Town in Panic After 2 Lions, 2 Tigers, & Jaguar Escape Zoo. Turns Out, They Were Just Hiding


Lions and tigers and bears and… jaguars? Sounds like something from a movie. Or a zoo.

Zoos have been an establishment since humans could successfully capture and care for animals. Over the years the standards for animals kept in captivity have been developed, which means most major zoos take decent care of their creatures.

It’s not often that people can share the same space with some of these animals, and the experience can bring about positive change — both in people’s understanding of unusual critters and promoting conservation efforts.

But keeping large and dangerous animals in captivity — even in the best of care — still poses difficulties.

There are always potential accidents lurking around the corner when you’re dealing with any animals, but especially when you’re dealing with predators.

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Two lions, two tigers, a jaguar and a bear were all residents at Eifel zoo in Lünebach, Germany, until Friday, June 1.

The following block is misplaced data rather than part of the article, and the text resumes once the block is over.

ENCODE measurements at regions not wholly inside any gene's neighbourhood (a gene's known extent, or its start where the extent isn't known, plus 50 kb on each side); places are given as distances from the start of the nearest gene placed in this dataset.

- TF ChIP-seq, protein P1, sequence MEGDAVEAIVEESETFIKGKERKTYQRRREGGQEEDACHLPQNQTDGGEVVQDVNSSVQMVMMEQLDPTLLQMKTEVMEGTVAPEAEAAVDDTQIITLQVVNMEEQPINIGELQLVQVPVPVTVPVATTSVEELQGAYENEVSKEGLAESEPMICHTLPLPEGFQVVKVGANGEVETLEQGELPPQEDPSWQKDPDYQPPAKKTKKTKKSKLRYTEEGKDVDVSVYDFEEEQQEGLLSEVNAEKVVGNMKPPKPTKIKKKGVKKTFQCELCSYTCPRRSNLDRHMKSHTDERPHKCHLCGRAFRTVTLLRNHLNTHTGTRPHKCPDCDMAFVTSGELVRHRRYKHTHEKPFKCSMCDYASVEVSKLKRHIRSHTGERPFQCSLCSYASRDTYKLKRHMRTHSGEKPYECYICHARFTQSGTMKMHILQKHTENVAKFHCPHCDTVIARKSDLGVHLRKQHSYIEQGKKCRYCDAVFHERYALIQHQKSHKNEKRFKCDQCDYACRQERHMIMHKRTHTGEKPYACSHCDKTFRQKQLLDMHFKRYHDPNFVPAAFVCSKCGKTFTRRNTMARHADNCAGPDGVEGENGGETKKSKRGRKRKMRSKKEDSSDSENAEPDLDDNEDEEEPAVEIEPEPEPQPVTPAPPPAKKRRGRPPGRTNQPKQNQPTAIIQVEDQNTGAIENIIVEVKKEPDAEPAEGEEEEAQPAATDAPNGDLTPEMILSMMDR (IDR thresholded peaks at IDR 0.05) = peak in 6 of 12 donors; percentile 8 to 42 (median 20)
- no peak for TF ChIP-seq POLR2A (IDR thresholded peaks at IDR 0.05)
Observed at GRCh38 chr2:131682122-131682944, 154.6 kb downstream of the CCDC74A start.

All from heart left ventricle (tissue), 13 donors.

On Thursday night, the area experienced a severe amount of rain. The zoo, which is located next to a river, was flooded.

The enclosures were damaged, and the six dangerous animals got loose. An investigation is being held to see whether or not the cages were originally in good shape and secure.

On Friday, residents were busy trying to clean up the mess left behind by the rain and flooding.

The amount of water was unusual, and people were left to try and muck out their homes and cellars as much as they could.

They were stopped, though, by a warning: there were six dangerous animals out on the prowl. Those who lived nearby were instructed to stay inside and keep all doors and windows shut.

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The bear, unfortunately, had already made it out of the zoo and had to be put down. The search efforts required firefighters, police, and a drone — which is how the animals were eventually located.

Fortunately the big cats were located on the zoo property. They were captured and returned to secure enclosures, and the residents were free to go about their lives once again.

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